Thinfilm Announces First Multi-Cell Solid-State Battery

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Thin Film Electronics ASA, a developer of ultrathin, flexible, and safe energy storage solutions for wearable devices and connected sensors, announced significant progress in device manufacturing and packaging innovation in support of its premium microbattery products based on solid-state lithium battery ("SSLB") technology.

To enable ultra-compact, energy-dense, milliamp-hour-class batteries, Thinfilm has successfully demonstrated the first multi-cell battery based on its SSLB technology. By stacking and encapsulating multiple layers of active cell materials deposited on Thinfilm's unique stainless steel substrate, Thinfilm can flexibly scale energy storage capacity within the compact footprint required in applications with constrained form factors.

Innovations in steel-substrate cell stacking are essential to creating solid-state battery products for hearing aids, earbuds, on-body sensors, and other products prioritizing size and shape. By overcoming packaging limitations that have previously prevented wider use of solid-state technology, Thinfilm is expanding the technology's many benefits to previously unaddressed markets.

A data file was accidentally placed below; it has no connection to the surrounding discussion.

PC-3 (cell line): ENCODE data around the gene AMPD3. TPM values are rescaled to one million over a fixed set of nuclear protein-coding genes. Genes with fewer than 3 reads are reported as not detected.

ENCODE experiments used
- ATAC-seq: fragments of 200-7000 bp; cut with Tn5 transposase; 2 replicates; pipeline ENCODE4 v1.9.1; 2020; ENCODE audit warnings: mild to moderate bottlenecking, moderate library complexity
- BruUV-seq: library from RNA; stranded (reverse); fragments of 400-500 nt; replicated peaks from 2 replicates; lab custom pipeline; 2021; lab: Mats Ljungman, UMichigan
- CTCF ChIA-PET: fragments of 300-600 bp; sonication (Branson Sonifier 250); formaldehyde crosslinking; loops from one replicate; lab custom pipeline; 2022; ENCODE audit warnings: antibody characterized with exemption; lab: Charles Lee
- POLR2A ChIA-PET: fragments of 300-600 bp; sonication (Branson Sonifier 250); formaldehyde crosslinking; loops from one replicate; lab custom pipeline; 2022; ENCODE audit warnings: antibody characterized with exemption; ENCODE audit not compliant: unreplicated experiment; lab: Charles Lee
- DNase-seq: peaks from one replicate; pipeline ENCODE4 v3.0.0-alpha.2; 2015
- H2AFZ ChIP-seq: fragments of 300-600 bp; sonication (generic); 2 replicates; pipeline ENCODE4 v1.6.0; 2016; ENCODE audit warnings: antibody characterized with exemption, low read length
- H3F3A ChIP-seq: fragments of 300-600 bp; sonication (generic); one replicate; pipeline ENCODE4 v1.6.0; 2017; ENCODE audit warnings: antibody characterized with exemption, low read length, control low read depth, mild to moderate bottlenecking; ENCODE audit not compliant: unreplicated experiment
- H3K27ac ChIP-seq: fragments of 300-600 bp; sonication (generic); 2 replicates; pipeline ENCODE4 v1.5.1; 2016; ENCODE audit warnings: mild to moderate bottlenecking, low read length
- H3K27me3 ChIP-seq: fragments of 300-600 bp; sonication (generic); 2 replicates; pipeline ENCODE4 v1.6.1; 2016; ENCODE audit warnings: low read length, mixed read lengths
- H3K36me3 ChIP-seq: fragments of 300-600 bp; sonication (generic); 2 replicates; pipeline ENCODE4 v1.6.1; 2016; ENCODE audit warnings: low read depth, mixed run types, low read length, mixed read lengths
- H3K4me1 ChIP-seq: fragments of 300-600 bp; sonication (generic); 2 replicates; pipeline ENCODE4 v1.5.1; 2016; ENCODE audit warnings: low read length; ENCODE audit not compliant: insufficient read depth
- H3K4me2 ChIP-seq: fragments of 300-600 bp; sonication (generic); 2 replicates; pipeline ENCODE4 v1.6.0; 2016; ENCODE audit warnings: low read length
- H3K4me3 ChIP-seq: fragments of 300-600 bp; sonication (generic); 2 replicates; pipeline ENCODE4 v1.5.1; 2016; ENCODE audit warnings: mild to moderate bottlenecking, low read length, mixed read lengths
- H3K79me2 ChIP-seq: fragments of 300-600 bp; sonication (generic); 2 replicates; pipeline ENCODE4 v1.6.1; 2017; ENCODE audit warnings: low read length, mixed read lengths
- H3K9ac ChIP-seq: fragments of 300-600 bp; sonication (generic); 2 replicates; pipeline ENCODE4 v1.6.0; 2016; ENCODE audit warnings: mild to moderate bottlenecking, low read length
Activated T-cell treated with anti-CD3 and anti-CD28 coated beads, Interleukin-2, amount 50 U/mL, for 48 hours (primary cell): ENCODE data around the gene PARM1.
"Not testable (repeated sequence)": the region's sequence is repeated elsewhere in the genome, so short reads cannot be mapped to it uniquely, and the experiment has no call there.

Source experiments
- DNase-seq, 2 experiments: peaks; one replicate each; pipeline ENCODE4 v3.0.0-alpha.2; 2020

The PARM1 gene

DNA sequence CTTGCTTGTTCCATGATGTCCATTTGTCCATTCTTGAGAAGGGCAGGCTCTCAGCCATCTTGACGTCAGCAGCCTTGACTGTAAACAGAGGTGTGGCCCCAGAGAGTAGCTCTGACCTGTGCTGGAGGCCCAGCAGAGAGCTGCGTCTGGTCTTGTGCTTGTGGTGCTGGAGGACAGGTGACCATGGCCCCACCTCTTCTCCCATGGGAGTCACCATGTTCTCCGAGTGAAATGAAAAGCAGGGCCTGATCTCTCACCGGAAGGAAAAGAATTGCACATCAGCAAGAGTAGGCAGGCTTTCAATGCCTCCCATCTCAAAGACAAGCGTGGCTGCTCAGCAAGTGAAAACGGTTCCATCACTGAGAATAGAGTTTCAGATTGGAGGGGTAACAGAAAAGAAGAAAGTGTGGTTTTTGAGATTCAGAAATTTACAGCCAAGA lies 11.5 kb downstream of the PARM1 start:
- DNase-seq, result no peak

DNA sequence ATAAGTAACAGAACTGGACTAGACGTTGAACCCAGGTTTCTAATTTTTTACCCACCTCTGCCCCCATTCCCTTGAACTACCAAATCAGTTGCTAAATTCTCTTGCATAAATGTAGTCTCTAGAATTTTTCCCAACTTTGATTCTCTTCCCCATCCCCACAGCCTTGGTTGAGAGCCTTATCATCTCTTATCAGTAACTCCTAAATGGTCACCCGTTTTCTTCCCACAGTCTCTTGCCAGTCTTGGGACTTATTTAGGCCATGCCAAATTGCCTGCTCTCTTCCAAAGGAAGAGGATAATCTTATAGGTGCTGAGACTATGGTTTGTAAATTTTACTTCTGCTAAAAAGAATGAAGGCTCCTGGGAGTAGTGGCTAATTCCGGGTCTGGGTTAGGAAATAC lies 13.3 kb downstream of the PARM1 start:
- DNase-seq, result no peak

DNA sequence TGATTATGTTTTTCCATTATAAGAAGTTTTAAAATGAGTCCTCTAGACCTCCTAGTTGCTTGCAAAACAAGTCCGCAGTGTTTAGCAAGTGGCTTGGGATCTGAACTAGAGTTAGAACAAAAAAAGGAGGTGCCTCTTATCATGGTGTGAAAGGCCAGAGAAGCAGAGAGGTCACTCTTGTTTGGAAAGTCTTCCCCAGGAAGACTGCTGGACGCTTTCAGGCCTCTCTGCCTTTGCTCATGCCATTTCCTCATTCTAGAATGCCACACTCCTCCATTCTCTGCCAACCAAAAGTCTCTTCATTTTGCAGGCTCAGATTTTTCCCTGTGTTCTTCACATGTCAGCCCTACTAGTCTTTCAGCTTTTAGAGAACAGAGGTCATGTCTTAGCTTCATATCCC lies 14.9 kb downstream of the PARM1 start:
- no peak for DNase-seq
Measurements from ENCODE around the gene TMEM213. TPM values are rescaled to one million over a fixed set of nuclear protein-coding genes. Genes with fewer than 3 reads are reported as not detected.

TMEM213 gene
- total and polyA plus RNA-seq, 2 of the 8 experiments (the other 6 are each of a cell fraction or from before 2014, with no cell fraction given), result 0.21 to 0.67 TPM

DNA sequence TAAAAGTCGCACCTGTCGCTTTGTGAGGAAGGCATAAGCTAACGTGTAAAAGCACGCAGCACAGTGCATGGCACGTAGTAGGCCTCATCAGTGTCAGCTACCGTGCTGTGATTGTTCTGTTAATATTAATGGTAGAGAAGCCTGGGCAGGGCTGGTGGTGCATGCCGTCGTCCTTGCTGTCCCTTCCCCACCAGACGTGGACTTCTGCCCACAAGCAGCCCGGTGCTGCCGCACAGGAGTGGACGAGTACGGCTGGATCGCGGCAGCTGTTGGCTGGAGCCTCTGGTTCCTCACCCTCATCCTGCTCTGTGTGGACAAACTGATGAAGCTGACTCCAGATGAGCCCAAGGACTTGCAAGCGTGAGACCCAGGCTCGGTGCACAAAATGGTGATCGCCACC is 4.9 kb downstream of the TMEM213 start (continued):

Thinfilm's consolidated manufacturing environment in Silicon Valley continues to accelerate technology and product development cycles and has led to ongoing improvements in device yield, reliability, and performance of the critical materials responsible for energy storage and charge cycling. As a result, Thinfilm's battery development engineers have recently implemented and validated multiple process integration and materials advancements in the Company's on-site, fully functional, and scale-ready flexible electronics factory.

Based on continued positive feedback regarding the advantages of Thinfilm SSLB technology, the Company has broadened its engagements with leading manufacturers of wearable devices and connected sensors. Substantive conversations with a growing list of prospects have validated Thinfilm's stated market priorities and led to the incorporation of meaningful customer feedback in the Company's SSLB roadmap and technology development priorities. For example, recent success in multi-cell stacking reflects the prioritization of energy-dense batteries suitable for integration into form-factor-constrained applications such as hearing aids, earbuds, and medical devices. Improved cycling counts, compared to legacy lithium-ion batteries, address the long-term reliability needs of devices requiring daily charging. Enhanced output currents enable reliable Bluetooth LE transmit performance needed to communicate on-body vital sign sensor data to a companion smartphone.



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